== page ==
- Court: Oregon Court of Appeals
- Area(s) of Law: Civil Commitment
- Date Filed: 12-09-2015
- Case #: A151899
- Judge(s)/Court Below: Sercombe, P.J., for the Court; Hadlock, J.; & Tookey, J.
- Full Text Opinion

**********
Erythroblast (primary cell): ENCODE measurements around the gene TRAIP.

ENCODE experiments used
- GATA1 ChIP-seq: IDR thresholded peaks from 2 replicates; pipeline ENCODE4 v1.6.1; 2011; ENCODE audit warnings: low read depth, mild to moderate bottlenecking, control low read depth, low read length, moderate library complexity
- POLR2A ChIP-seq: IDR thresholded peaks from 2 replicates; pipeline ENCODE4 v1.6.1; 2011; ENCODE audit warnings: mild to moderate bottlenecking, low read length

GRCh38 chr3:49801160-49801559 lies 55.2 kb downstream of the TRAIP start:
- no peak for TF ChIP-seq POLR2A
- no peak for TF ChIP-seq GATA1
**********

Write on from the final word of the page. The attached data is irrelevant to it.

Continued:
Appellant appeals an order committing him to the custody of the Department of Human Services as a person with an intellectual disability. Appellant argues that the state failed to conduct an adequate diagnostic evaluation of him during the precommitment investigation by not conducting a diagnostic evaluation as required by law. At trial, the court agreed with Appellant but decided nevertheless that the state proved by clear and convincing evidence that Appellant needed to be committed. Appellant renewed his argument on appeal and the State argued that the commitment process did not require a diagnostic evaluation. The Court held that the diagnostic evaluation is required by the statute, before a trial court can commit an individual. The Court found that any text that suggested an optional diagnostic evaluation meant that if the investigator decided the need for commitment was without merit, he was not required to move forward with the evaluation. Without the proper diagnostic evaluation, Appellant was committed without a sufficient record and was denied the “benefit of significant procedural safeguards designed to protect him from an unwarranted deprivation of liberty by the commitment process. Reversed and remanded.